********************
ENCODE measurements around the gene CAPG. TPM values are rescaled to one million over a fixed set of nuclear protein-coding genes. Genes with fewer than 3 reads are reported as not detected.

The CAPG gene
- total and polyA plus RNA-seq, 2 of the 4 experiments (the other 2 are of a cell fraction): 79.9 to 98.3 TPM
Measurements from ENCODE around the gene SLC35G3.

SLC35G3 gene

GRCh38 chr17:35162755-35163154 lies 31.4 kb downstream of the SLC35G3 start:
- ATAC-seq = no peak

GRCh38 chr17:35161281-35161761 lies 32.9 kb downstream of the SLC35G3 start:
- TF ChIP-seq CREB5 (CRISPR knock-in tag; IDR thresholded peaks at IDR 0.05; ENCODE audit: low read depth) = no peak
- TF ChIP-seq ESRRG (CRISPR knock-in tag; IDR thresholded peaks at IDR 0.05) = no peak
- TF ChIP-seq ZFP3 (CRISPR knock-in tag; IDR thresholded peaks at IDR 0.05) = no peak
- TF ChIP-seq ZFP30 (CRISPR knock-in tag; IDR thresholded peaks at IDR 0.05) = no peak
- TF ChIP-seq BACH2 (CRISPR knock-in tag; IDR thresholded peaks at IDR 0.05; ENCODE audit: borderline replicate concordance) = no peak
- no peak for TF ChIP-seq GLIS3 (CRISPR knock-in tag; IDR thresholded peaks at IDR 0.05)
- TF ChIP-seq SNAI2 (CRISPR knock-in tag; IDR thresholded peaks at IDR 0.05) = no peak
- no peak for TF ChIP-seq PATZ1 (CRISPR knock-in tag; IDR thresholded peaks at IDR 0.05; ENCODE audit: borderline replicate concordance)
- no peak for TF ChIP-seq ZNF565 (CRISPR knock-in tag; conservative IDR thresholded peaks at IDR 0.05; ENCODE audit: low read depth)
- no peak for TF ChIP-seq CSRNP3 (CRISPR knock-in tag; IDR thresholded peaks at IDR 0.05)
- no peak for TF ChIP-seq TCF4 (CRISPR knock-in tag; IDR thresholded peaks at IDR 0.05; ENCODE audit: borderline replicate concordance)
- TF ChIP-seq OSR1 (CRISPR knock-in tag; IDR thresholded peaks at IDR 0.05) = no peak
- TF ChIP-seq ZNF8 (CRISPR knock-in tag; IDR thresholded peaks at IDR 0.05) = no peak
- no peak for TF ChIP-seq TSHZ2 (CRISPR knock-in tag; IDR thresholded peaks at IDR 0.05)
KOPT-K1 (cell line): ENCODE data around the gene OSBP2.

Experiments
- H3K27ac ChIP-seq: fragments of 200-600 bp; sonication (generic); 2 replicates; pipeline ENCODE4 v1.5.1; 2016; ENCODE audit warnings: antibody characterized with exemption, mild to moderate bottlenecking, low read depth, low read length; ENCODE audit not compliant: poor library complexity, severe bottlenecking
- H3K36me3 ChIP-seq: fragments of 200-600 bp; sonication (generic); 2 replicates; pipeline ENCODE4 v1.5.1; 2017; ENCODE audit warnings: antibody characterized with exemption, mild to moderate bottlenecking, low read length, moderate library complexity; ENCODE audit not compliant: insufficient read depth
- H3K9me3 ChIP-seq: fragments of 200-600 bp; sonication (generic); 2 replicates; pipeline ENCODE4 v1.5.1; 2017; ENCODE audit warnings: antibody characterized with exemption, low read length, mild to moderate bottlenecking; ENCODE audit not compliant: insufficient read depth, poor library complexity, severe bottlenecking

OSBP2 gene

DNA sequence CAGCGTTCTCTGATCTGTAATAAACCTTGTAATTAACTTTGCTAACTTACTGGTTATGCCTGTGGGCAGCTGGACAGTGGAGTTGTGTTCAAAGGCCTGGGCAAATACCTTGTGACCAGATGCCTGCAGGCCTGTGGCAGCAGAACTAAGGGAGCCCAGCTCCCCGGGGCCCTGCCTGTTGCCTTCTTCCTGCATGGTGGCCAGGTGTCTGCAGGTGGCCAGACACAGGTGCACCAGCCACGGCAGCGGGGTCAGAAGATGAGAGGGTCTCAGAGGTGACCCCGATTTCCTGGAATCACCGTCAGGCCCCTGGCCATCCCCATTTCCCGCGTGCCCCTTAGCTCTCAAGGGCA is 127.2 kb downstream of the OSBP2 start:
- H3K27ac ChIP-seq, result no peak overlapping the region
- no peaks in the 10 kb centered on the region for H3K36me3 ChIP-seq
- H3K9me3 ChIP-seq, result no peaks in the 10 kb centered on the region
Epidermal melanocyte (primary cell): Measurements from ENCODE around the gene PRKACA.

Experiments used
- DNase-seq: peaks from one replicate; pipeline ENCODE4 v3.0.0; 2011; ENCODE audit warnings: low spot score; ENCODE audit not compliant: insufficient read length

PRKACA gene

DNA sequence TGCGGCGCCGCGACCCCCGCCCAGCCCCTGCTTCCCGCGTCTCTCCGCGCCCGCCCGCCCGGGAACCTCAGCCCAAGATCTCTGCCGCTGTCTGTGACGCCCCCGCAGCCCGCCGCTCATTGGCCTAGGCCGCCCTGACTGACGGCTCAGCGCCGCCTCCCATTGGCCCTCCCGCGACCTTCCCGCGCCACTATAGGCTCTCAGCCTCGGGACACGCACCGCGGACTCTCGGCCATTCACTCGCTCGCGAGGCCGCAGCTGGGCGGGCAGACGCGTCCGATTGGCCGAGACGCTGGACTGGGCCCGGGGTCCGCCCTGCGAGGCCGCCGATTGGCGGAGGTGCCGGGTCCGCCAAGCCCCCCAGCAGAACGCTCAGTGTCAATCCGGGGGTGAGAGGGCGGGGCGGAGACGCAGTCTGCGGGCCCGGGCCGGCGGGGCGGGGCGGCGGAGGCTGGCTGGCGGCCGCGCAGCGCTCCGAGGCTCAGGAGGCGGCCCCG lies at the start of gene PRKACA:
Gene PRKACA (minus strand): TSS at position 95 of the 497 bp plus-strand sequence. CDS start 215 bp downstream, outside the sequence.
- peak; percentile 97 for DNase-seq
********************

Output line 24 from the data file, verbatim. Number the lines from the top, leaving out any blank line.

Experiments